Segment Date opened Length
Park KulturyKurskaya 1 January 1950 6.5 km
KurskayaBelorusskaya 30 January 1952 7.0 km
BelorusskayaPark Kultury 14 March 1954 5.9 km
Total 19.4 km

Name changesEdit

Station Previous name(s) Years
Park Kultury Tsentralnyi Park Kultury i Otdykha Imeni Gorkogo 1950–1980
Oktyabrskaya Kaluzhskaya 1950–1961
Dobryninskaya Serpukhovskaya 1950–1961
Prospekt Mira Botanicheskiy Sad 1952–1966


The Koltsevaya line, unlike other lines of Moscow Metro, does not service any stations that belong to that line exclusively; rather, all its stations are transfer stations, linking to other lines, as shown below:

Station Name Transfers
English Russian
↑ Loop line towards Park Kultury
Kiyevskaya Киевская   Kiyevskaya
Krasnopresnenskaya Краснопресненская   Barrikadnaya
Belorusskaya Белорусская   Belorusskaya
Novoslobodskaya Новослободская   Mendeleyevskaya
Suvorovskaya Суворовская   Dostoyevskaya
Prospekt Mira Проспект Мира   Prospekt Mira
Komsomolskaya Комсомольская   Komsomolskaya
Kurskaya Курская   Kurskaya
Taganskaya Таганская   Taganskaya
Paveletskaya Павелецкая   Paveletskaya
Dobryninskaya Добрынинская   Serpukhovskaya
Oktyabrskaya Октябрьская   Oktyabrskaya
Park Kultury Парк культуры   Park Kultury
↓ Loop line towards Kiyevskaya

Rolling stockEdit

The line is serviced by the Krasnaya Presnya depot (No.4) and was the first one to adopt the 81-717/714 model trains in 1978. But replacement of those models by the 81–740.4/81-741.4, which started operating in revenue service on the line since early 2010, was completed by 1 December 2011.[2] Four 81-717/714 trains from the Krasnaya Presnya depot in 2011—2018 were in service on Filevskaya line. In 2020, brand new trains entered service and by June 2021, they completely replaced the 81-740.4/741.4 on the line.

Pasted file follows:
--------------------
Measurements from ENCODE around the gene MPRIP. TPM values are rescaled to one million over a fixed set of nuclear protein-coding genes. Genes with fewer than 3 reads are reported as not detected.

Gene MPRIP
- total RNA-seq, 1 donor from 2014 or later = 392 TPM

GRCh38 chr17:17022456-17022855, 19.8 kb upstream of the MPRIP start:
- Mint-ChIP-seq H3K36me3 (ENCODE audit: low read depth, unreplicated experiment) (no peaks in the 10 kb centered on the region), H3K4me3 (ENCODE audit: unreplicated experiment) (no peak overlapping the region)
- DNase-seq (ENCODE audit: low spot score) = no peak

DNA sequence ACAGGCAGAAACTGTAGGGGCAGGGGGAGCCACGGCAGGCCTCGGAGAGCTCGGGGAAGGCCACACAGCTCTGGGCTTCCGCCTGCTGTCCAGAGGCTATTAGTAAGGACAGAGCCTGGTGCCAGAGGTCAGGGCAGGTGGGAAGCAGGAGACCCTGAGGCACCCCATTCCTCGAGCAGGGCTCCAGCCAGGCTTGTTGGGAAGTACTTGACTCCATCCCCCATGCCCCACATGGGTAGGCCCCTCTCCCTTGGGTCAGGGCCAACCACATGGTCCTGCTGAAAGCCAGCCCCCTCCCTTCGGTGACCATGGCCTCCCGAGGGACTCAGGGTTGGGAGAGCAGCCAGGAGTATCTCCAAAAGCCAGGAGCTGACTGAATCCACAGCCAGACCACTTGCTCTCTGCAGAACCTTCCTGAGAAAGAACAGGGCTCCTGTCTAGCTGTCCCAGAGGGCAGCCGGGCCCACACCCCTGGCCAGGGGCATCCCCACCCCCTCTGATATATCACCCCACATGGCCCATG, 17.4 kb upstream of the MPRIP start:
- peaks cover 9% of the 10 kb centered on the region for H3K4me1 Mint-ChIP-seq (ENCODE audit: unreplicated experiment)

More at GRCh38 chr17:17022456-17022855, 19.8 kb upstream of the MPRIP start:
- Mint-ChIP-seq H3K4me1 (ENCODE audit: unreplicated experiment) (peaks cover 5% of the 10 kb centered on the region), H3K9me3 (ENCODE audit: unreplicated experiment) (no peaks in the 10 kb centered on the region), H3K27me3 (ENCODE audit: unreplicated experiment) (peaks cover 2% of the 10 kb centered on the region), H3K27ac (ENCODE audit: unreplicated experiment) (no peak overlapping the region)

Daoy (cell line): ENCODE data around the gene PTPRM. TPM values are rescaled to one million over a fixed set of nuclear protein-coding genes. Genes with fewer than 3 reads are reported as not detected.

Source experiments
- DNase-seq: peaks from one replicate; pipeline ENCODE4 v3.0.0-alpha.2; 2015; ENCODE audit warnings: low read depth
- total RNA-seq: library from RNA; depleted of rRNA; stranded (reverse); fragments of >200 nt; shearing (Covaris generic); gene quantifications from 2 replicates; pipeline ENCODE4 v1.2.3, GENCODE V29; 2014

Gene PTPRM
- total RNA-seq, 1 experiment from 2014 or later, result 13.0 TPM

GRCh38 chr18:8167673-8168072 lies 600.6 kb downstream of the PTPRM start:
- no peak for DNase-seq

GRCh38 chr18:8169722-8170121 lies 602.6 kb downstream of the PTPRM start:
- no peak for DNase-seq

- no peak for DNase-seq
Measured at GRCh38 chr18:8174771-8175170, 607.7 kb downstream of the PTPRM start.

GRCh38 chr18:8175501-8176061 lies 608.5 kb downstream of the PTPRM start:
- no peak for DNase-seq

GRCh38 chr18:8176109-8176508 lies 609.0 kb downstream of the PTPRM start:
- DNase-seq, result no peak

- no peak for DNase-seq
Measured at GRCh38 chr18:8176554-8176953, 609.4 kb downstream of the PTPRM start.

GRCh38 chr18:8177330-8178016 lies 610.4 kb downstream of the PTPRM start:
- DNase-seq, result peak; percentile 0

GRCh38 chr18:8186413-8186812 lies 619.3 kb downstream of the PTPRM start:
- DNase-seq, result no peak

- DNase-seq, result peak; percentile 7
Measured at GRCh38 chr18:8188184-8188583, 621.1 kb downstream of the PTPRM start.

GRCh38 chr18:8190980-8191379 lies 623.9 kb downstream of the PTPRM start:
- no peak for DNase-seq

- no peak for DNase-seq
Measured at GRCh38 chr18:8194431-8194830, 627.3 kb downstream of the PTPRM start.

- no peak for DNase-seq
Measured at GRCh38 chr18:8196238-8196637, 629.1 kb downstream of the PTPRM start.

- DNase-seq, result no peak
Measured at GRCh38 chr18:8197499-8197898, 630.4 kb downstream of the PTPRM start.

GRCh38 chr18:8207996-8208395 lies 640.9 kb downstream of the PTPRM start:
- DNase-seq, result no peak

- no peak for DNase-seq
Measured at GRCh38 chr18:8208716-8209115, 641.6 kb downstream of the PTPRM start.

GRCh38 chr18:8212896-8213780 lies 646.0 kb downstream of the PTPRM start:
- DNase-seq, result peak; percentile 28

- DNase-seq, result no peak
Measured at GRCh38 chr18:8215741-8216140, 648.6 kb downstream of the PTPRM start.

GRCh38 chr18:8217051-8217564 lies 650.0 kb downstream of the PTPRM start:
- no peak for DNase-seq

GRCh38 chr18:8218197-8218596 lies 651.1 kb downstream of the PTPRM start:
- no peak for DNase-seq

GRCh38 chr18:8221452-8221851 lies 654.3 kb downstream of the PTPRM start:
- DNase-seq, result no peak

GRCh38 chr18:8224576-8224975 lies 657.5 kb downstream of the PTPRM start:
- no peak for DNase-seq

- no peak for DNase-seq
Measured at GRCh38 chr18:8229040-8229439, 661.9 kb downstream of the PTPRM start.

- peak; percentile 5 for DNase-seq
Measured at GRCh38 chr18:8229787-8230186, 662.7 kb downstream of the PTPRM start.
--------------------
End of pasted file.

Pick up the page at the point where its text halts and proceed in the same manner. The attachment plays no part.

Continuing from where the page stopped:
Subway car types used on the line over the years:

-Series G: 1950–1983

-Series 81-717: 1978–2011

-Series 81-740.4: 2009–2021

-Series 81-775: 2020–present

Recent developments and future plansEdit

Today the line is one of busiest, and the ever-rising passenger flows during rush hours are noticeably felt as most of the stations are over half a century old. In 1998, a second entrance was opened at Belorusskaya and there are plans to equip Park Kultury and Komsomolskaya with similar ones.

Many restoration works are carried out to improve the old line, recently Novoslobodskaya had major restoration work carried out, including replacement of lighting and retouching on the stained glass masterpieces by Pavel Korin. The vestibule of Taganskaya was closed in 2005 to replace old escalators and upgrade with new turnstiles and also cosmetically renovate it, this was re-opened in 2006, and shortly afterwards Dobryninskaya followed suit for a similar upgrade.

Despite the fact that when opened, there were six stations left for future transfer provisions, this turned out to be too small for the growing system. Metro planned two additional stations on the line Suvorovskaya, which connect to the Lyublinsko–Dmitrovskaya line and Rossiyskaya, which would connect to the Kalininsko–Solntsevskaya line. Some preliminary work had been performed on Suvorovskaya. In 2017, Metro terminated plans for both stations. A manager for the system indicated that the stations were unlikely to be completed as they were too technically complex, too long, and too costly to compete. Consequently, Vasiliev stated that the station was unlikely to be built.[3] On August 19, 2019, works on Suvorovskaya station construction site resumed.[4]


  1. ^ "Kol'tsevaya (Circle) Line". Moscow Metro. Archived from the original on 2009-03-24. Retrieved 2010-06-08.
  2. ^ "Archived copy". Archived from the original on 2012-06-08. Retrieved 2011-12-03.{{cite web}}: CS1 maint: archived copy as title (link)
  3. ^ "Строительство новых станций в центре Москвы экономически нецелесообразно". Interfax. 2017-03-22.
  4. ^ "Строительство станции Суворовская возобновлено". 2019-08-19.[dead YouTube link].

External linksEdit

Route map:

KML is from Wikidata